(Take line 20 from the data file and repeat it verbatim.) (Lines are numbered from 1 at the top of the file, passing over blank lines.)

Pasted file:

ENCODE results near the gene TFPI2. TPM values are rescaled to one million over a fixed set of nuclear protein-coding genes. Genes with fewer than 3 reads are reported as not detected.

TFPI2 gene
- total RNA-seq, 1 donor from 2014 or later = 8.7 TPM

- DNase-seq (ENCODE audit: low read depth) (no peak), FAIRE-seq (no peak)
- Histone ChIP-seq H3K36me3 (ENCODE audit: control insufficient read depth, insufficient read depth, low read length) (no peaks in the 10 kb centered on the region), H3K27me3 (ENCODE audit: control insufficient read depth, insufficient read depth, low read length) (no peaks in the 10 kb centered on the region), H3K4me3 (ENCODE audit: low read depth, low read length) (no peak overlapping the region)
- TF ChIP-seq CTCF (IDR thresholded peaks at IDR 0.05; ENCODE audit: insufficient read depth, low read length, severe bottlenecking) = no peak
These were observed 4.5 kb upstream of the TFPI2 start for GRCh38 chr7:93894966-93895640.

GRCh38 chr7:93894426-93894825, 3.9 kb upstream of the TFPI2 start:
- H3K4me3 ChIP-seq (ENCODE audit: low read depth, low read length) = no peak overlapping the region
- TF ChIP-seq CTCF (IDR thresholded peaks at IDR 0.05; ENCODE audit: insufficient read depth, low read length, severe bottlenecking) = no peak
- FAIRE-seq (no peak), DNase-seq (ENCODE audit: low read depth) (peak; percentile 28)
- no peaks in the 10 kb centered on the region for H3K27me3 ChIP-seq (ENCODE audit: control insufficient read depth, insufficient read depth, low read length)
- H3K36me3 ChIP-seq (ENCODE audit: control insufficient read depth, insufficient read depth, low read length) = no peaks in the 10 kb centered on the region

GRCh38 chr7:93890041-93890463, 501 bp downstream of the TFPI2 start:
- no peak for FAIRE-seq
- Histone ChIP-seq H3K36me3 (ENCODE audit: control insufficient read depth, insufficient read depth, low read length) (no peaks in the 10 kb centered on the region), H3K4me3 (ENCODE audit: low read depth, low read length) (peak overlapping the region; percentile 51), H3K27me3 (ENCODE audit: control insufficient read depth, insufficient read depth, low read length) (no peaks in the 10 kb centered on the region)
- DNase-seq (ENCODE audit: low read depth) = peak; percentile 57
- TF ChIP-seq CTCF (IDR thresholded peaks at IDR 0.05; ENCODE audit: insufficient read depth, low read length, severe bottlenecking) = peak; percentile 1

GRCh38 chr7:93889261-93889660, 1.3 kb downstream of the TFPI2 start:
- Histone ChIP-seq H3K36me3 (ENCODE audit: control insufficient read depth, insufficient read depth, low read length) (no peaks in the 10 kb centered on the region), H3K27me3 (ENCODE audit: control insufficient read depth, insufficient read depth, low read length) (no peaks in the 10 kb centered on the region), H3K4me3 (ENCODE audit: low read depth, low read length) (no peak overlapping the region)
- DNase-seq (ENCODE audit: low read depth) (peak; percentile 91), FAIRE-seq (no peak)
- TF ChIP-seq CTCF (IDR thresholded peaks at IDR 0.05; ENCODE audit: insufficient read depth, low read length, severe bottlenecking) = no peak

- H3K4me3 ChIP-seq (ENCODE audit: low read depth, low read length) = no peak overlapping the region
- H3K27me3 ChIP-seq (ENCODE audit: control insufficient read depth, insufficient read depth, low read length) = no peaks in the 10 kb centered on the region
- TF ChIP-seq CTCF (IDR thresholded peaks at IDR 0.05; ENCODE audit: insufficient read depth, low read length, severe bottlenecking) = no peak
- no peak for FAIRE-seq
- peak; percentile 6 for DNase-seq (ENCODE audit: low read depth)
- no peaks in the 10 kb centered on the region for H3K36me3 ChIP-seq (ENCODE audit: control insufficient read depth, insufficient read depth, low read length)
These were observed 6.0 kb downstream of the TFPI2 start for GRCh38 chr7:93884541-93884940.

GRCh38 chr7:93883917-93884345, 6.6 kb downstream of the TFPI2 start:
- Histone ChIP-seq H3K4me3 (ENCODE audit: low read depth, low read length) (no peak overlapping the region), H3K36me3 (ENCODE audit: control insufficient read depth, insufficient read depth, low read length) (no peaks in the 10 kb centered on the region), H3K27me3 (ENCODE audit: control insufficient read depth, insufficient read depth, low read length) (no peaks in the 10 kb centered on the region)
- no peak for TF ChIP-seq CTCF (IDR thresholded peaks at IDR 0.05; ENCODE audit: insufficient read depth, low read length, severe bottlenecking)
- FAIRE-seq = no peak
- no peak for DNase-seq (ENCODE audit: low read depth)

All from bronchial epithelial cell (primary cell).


- Histone ChIP-seq H3K36me3 (ENCODE audit: control insufficient read depth, insufficient read depth, low read length) (no peaks in the 10 kb centered on the region), H3K27me3 (ENCODE audit: control insufficient read depth, insufficient read depth, low read length) (no peaks in the 10 kb centered on the region), H3K4me3 (ENCODE audit: low read depth, low read length) (no peak overlapping the region)